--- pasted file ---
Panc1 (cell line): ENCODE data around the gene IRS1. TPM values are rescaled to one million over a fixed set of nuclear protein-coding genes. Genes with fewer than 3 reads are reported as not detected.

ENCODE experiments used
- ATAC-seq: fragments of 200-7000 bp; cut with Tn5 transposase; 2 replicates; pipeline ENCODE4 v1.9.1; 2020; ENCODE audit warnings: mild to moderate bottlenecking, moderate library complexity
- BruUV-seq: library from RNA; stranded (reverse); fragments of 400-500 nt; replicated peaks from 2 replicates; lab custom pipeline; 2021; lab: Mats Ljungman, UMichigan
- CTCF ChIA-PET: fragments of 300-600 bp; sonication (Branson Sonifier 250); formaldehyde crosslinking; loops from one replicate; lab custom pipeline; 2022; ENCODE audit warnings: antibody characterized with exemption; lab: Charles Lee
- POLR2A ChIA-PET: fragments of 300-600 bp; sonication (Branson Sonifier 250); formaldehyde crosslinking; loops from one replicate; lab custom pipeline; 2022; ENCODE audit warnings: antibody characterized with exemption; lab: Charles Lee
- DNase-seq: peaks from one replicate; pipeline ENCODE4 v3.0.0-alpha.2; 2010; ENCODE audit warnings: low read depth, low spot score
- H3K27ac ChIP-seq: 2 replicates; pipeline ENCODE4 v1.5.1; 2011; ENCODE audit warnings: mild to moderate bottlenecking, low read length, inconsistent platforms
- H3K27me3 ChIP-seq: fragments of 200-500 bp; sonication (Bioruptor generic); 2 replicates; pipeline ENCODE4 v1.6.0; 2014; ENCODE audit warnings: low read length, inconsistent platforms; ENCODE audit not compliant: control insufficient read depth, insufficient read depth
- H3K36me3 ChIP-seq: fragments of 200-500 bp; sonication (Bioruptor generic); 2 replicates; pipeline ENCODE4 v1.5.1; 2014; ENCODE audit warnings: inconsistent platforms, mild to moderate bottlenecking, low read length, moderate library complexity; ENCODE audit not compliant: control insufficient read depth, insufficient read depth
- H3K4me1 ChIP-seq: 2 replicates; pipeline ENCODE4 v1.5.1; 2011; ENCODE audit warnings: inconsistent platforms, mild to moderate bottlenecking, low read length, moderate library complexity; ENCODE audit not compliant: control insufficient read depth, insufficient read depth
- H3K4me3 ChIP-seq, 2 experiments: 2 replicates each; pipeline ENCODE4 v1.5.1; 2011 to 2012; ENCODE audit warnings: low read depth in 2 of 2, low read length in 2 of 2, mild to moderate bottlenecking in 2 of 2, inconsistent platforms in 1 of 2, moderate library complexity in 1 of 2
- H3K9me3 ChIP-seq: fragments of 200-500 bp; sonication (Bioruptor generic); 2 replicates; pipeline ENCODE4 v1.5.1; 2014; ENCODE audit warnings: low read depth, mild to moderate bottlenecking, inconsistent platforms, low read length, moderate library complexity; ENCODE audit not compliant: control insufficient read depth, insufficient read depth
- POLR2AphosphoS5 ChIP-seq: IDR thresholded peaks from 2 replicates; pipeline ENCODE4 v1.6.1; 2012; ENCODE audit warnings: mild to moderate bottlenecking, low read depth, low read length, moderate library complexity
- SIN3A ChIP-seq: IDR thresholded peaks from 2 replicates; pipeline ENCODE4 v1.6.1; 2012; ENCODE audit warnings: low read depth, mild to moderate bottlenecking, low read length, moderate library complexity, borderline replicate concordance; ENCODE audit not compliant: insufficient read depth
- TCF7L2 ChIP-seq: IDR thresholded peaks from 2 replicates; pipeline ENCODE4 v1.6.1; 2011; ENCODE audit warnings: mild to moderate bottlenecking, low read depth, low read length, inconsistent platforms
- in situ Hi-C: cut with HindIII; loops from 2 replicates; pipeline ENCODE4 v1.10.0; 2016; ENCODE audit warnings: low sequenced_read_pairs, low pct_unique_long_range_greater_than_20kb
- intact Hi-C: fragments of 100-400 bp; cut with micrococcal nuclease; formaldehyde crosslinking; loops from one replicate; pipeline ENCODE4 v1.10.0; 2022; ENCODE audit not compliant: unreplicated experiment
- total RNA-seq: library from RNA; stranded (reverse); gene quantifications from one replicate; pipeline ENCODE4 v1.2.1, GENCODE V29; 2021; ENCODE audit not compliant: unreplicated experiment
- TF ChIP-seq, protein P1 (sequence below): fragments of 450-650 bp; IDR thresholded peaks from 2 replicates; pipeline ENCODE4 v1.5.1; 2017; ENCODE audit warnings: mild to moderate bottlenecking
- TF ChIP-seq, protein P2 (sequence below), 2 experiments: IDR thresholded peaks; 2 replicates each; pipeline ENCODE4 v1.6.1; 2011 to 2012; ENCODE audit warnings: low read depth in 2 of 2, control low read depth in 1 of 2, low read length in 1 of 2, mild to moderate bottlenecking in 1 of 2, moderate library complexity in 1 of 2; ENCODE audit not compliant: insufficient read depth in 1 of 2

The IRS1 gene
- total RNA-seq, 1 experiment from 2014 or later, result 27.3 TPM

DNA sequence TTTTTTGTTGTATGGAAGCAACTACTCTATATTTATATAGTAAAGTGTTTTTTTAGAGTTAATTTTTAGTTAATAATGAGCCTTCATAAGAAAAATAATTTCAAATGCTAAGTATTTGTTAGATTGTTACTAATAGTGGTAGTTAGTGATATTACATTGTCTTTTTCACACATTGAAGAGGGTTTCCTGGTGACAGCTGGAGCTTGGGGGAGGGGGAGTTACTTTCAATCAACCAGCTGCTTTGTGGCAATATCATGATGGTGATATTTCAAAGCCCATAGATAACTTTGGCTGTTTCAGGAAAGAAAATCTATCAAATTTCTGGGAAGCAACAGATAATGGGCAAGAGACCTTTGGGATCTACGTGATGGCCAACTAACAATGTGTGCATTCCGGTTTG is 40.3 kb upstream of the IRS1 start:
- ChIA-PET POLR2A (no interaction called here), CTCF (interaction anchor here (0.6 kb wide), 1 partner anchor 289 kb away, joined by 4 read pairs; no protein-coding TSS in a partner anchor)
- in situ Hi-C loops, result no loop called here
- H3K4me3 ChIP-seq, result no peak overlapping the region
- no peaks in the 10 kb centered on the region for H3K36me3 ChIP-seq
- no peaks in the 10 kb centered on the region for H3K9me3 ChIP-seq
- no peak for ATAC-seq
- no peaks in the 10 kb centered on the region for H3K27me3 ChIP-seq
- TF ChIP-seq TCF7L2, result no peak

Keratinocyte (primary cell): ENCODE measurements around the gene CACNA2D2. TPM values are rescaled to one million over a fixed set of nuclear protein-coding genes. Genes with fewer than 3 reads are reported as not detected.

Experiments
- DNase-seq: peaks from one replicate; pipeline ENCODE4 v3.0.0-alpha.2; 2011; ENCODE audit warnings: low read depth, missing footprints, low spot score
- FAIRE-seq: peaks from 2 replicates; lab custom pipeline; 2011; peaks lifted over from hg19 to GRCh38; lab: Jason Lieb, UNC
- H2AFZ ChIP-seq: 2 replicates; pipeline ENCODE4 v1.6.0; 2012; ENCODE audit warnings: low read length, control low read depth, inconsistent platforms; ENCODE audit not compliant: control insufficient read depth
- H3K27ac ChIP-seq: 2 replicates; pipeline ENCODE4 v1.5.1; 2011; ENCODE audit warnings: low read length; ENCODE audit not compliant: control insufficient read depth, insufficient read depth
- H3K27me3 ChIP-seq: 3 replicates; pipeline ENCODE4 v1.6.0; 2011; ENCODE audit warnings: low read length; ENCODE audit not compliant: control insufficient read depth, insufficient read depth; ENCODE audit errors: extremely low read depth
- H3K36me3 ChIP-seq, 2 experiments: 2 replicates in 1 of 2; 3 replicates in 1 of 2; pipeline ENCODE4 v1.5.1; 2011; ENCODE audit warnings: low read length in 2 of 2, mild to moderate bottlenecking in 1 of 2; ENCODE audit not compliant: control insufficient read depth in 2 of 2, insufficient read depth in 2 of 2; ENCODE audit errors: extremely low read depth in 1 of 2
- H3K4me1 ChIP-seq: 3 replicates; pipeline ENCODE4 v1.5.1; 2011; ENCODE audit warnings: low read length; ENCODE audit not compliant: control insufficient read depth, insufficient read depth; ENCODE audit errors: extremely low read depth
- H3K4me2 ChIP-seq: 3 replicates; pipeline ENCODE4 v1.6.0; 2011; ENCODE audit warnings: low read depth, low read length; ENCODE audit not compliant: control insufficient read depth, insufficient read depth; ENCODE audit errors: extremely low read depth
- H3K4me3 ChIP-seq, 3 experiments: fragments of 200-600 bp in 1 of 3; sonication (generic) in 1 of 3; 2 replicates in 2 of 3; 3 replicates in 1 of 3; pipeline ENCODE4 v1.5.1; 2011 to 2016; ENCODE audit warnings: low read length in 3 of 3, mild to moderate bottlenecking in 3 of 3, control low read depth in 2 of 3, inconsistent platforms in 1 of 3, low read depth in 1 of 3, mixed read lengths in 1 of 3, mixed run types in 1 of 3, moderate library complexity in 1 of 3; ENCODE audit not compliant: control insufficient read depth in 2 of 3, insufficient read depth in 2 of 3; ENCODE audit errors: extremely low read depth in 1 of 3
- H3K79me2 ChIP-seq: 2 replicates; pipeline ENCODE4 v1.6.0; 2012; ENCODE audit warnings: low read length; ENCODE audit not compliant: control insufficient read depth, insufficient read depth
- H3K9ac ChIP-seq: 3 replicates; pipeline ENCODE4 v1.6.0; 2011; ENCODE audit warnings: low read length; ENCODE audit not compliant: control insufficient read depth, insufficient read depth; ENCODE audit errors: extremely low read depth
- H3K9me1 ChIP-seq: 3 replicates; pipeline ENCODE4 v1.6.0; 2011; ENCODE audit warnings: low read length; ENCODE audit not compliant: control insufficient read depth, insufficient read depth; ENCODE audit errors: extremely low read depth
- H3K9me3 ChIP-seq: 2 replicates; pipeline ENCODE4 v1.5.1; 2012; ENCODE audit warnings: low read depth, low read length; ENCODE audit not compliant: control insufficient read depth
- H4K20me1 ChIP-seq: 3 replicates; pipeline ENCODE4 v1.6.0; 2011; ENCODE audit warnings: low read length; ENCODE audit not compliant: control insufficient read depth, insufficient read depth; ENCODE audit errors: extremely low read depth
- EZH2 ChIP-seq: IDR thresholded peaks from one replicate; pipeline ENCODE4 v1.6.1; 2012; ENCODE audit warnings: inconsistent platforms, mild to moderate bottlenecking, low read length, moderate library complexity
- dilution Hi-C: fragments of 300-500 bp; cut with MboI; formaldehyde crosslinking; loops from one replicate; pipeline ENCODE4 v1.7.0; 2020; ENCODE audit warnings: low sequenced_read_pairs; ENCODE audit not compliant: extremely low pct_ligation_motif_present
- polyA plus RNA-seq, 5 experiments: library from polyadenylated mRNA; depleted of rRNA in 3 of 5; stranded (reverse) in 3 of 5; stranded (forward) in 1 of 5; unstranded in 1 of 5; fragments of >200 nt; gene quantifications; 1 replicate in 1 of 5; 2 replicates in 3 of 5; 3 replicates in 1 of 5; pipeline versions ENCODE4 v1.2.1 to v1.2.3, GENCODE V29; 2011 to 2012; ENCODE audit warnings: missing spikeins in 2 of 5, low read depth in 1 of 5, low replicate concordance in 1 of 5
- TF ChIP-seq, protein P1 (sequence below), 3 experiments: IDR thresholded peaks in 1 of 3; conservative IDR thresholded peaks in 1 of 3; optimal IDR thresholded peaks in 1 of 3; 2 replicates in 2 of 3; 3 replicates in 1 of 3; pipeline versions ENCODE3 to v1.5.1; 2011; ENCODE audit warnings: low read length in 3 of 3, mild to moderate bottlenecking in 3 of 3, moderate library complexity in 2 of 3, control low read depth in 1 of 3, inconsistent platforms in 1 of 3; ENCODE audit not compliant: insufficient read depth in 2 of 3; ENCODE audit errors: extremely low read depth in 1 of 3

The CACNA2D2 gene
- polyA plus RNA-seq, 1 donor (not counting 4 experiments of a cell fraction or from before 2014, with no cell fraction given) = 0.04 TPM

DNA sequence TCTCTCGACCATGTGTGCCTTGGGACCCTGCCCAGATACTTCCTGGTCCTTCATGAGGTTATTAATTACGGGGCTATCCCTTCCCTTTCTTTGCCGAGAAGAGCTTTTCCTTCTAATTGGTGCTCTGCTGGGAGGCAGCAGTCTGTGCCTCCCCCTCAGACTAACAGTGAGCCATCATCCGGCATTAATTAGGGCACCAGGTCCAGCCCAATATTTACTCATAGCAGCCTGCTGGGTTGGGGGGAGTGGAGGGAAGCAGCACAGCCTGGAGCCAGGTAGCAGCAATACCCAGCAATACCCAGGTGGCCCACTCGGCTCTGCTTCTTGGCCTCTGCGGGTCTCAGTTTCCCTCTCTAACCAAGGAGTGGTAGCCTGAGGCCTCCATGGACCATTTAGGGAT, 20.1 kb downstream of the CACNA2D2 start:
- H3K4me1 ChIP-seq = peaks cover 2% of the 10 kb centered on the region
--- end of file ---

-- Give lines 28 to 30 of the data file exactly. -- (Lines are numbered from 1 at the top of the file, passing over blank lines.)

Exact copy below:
- no peaks in the 10 kb centered on the region for H3K36me3 ChIP-seq
- no peaks in the 10 kb centered on the region for H3K9me3 ChIP-seq
- no peak for ATAC-seq